Clare Bailey, The Retail Champion (formerly Clare Rayner), is one of the most well-known and respected retail experts in the UK. With unrivalled knowledge in retail, high streets and consumer matters, she offers unbiased, independent content – whether engaged as a professional speaker, for broadcast media, or for a written feature. Clare is a business woman, entrepreneur and founder of several small businesses. Having been born into a family of successful business owners, it was inevitable that she’d eventually jump off the corporate treadmill and step out on her own! Today her brand portfolio includes The Retail Champion, The Retail Conference, the Future High Street Summit and the Support for Independent Retail campaign. In addition, she is co-founder of Mobaro Retail UK and a non-exec director of Beed Virtual Assistant Services. Having started her career as a fast-track store management trainee for McDonalds, she went on to work with leading retailers such as M&S, Dixons and Argos. She moved swiftly into management roles before being headhunted into senior consulting roles with global software giant SAP, and international management consulting brand, Accenture. Her corporate background in senior retail, consulting and technology roles, coupled with her experience of creating and running her own business, has enabled her to be equally capable whether consulting to global brands or micro businesses. This unique blend has not only positioned her as a leading expert in all things retail, but has enabled her to add meaningful commentary and insight to the debate around the future of the high street, and, how technology is driving fundamental change in the way consumers, and businesses, interact. Clare has become an influential voice in her field, which has resulted in her becoming a regular media contributor and sought-after conference speaker. Often seen on Good Morning Britain, BBC Breakfast, Sky News, and Chanel 5 (to name a few), Clare speaks on a myriad of retail, high street and consumer issues – but is particular adept when it comes to explaining the context behind retail trading results, newly released data, and government stats, in a palatable and informative manner. In addition to broadcast and conference speaking, Clare is the proud author of two best-selling business books published by Kogan Page - The Retail Champion: 10 Steps to Retail Success, published July 2012 and How to Sell to Retail: The Secrets of Getting Your Product to Market, published February 2013. She has provided contributions to various academic texts, including Retail Marketing Management (published by Pearson). With an engaging, conversational yet informative style, Clare writes for press and content agencies, providing features, articles, blogs and opinion pieces as well as contributions to white papers and reports. However, when the situation demands a more serious style, Clare can deliver - In 2016 she wrote an extensive report for a major insurance and risk law firm, as a retail expert witness, to support a public liability suit. She found that project particularly enjoyable as it played well to her strengths – assimilating large amounts of data and information, identifying the key points and articulating that in an understandable manner. When not on TV or speaking at conferences, Clare’s “day job” sees her supporting consumer-facing businesses through her consultancy services. When asked to describe what she most loves about retail consulting it is typically the opportunity to “dig deep”, getting “under the bonnet”, in order to leverage the business data to uncover the insights that lead to “lightbulb moments”. She also loves working on business change programmes that centre on improving the processes and systems to increase profitability by supporting more rapid, better informed decision making, improving the customer experience, or simply by become more efficient and streamlined. In this respect she considers herself a “business engineer” with a brain that works like a relational database! Due to her years of experience, her logical, objective approach, her quick, rational thinking, she is known for being able to cut through complexity, seeing right through to the crux of issues, finding creative solutions that others may have overlooked. As if all that wasn’t enough, Clare is a working mum, juggling a home life in rural Lincolnshire with her partner, their 5 kids, 4 cats, and geriatric Labrador! For all enquiries, contact Clare directly on 01727 238890 or email champion@retailchampion.co.uk.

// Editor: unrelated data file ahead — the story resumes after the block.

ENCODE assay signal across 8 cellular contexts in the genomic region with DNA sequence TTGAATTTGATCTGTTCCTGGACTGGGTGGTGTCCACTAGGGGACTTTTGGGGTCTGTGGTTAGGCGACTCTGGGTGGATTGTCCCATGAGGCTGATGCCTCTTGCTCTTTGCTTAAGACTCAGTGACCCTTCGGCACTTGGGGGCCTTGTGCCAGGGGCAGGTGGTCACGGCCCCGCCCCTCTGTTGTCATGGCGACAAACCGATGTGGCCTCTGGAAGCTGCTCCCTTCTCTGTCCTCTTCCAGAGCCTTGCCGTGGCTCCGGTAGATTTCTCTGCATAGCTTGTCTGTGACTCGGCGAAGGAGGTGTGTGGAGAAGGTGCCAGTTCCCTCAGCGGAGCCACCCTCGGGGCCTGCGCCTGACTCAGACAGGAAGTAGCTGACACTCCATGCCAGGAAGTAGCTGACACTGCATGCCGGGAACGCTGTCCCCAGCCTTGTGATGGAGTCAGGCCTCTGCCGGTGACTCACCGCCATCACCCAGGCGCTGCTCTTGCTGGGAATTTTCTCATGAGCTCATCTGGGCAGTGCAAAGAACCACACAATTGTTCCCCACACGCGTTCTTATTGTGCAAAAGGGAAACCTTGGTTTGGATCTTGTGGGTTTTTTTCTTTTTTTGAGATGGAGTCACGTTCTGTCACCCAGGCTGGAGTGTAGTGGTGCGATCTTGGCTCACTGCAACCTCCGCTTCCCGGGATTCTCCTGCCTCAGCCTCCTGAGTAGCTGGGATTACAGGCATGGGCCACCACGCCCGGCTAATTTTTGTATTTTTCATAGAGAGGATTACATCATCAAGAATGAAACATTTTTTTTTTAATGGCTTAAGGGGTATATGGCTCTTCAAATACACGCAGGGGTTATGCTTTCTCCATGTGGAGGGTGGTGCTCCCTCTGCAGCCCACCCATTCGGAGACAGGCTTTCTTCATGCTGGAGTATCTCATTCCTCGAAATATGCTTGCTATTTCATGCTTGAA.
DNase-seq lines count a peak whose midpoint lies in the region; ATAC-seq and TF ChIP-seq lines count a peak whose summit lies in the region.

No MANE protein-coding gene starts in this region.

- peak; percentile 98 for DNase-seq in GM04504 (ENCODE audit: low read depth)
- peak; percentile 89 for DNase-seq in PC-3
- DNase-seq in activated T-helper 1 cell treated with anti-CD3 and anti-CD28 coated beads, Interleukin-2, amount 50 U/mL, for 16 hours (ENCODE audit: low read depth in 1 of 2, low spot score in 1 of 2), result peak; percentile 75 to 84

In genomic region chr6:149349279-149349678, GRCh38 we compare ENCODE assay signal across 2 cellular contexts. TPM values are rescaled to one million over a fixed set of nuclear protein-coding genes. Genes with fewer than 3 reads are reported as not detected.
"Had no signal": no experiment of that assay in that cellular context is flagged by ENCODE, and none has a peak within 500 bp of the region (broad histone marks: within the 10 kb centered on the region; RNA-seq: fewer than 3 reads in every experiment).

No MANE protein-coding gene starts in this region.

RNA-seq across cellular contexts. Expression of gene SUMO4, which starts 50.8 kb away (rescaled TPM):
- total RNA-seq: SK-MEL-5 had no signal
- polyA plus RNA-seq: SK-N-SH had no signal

This entry was posted in Independent Retailer Month - Blog-a-day for #IndieRetail and tagged , , , , , . Bookmark the permalink.

3 Responses to When I Bought A Record Store By Mistake @artistsmakers #IndieRetail

  1. danthompson33 says:

    Reblogged this on Empty Shops Network and commented:
    However optimistic you are, opening a new store is risky. You don’t have a loyal customer base; you don’t have supply chains in place; you don’t have the capacity for extensive research to test the local market. So how can you lessen the risk, and make sure you’re not opening a shop that’s bound to fail?

  2. We here at STRINGER have always dealt with better end retailers, many of which are indies. If you are thinking of opening a POP-UP shop but don’t want to look like a newsagent inside we here at STRINGER have a good range of interior systems that can be customised for your unique look whilst still functioning well as a retail system. We have 25 years of experience and love to share it so come to our showroom open Monday – Friday 9-5 nearest tube North Greenwich – Bond St 22 mins. http://www.stringer.co.uk We can help and you’re not obligated by coming in. 0208 293 4242 We have a great library of inspiational literature too you’re welcome to sit and browse.

  3. Pingback: A blog-a-day for #IndieRetail | Clare Rayner: The Retail Champion